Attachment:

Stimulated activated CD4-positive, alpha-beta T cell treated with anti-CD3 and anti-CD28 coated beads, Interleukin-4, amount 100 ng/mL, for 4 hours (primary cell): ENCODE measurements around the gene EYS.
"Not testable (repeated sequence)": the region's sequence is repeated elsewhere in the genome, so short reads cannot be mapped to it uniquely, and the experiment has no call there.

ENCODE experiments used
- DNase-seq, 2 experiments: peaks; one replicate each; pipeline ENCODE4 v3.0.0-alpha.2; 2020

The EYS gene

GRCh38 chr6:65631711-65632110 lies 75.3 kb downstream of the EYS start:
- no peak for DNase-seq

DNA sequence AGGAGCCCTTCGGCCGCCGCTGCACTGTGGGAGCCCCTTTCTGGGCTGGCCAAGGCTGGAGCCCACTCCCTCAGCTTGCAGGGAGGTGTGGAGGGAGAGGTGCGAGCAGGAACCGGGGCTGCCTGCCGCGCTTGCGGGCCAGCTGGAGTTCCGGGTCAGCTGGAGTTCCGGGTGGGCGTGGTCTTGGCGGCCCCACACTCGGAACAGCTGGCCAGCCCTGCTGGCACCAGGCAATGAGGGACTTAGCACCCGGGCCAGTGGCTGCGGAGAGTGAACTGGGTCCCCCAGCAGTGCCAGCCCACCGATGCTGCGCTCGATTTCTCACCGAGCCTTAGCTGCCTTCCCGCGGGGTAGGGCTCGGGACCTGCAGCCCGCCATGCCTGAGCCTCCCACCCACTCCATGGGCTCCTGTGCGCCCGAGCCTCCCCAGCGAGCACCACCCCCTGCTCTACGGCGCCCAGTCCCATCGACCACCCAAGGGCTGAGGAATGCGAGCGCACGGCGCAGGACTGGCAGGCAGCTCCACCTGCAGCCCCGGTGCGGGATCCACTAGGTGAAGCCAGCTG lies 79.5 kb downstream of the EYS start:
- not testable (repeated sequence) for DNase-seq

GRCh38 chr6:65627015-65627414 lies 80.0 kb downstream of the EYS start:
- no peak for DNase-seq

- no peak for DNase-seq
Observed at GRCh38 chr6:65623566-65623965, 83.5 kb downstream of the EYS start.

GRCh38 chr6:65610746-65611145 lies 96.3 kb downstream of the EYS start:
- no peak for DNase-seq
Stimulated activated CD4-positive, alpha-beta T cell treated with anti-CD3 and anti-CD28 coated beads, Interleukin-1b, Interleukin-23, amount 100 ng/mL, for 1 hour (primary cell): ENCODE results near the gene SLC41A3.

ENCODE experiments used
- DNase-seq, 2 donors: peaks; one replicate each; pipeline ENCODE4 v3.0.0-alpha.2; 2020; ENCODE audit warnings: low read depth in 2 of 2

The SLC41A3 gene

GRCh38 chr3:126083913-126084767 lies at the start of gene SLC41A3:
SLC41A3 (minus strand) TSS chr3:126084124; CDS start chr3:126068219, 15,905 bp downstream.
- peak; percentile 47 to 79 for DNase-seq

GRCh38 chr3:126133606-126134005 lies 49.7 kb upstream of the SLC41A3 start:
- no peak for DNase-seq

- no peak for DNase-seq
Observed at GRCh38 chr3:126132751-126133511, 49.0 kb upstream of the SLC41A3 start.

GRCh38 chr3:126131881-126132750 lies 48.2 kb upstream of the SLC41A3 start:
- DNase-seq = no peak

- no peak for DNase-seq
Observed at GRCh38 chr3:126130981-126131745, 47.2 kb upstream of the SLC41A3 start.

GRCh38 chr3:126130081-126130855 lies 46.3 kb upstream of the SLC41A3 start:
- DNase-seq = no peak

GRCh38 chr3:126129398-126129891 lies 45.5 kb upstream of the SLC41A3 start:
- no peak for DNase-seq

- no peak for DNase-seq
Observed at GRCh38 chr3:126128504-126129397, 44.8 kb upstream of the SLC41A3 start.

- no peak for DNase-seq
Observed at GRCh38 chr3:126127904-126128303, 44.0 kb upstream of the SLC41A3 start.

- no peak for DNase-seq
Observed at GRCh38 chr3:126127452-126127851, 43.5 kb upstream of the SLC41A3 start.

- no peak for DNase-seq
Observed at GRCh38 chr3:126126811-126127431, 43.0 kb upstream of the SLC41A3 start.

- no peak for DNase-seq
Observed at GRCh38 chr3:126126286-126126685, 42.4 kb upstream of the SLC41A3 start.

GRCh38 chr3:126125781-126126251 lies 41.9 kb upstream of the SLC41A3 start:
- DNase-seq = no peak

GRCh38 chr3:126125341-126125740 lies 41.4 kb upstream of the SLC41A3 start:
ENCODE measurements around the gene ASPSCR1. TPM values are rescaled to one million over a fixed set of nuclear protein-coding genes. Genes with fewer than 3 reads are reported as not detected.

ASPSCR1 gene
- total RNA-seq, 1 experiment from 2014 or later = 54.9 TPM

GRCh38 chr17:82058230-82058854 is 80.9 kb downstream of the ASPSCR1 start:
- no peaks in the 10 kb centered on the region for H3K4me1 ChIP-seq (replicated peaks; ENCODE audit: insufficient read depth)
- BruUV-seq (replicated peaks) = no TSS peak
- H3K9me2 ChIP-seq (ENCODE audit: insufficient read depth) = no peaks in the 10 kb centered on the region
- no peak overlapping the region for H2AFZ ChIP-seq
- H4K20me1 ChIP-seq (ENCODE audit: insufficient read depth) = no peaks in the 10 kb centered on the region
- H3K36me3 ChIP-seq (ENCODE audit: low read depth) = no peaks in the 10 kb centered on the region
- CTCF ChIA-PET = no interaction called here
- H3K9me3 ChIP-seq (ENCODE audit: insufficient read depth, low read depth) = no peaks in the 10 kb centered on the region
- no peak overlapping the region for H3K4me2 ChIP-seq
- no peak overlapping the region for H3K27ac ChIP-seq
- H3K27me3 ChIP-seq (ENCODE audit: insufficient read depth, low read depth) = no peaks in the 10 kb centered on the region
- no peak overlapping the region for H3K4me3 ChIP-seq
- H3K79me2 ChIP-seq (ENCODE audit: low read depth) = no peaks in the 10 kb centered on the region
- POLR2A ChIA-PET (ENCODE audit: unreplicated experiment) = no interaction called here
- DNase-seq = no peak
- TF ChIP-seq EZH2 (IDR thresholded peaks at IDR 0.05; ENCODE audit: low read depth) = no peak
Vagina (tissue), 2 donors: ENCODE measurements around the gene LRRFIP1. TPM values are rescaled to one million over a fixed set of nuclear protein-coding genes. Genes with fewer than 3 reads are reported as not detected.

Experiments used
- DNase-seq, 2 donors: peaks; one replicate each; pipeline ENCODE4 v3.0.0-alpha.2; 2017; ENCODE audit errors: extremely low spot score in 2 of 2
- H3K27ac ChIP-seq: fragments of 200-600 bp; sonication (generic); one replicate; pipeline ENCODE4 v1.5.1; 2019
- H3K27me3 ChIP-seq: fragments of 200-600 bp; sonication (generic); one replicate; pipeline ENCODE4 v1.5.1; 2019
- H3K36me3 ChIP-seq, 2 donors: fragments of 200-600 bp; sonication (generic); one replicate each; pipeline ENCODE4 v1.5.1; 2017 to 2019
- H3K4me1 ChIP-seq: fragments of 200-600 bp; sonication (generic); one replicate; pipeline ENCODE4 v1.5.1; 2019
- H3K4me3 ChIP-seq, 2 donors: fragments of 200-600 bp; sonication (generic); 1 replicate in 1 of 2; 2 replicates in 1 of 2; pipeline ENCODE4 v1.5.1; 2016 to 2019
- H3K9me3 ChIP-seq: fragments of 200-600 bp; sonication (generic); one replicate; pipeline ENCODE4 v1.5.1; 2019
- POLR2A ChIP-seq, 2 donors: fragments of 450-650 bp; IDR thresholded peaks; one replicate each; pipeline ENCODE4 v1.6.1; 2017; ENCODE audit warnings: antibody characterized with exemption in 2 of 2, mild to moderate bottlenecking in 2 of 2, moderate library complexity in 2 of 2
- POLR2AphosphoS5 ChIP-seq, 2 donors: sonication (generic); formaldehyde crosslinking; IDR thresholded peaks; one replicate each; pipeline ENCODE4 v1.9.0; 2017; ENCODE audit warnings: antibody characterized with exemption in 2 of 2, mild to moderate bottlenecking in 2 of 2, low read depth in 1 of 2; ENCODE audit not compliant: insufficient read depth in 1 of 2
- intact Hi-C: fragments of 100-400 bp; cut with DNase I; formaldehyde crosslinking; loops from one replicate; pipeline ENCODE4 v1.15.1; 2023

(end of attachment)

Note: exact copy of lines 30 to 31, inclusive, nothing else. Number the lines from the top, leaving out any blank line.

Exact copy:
Observed at GRCh38 chr3:126130981-126131745, 47.2 kb upstream of the SLC41A3 start.

GRCh38 chr3:126130081-126130855 lies 46.3 kb upstream of the SLC41A3 start: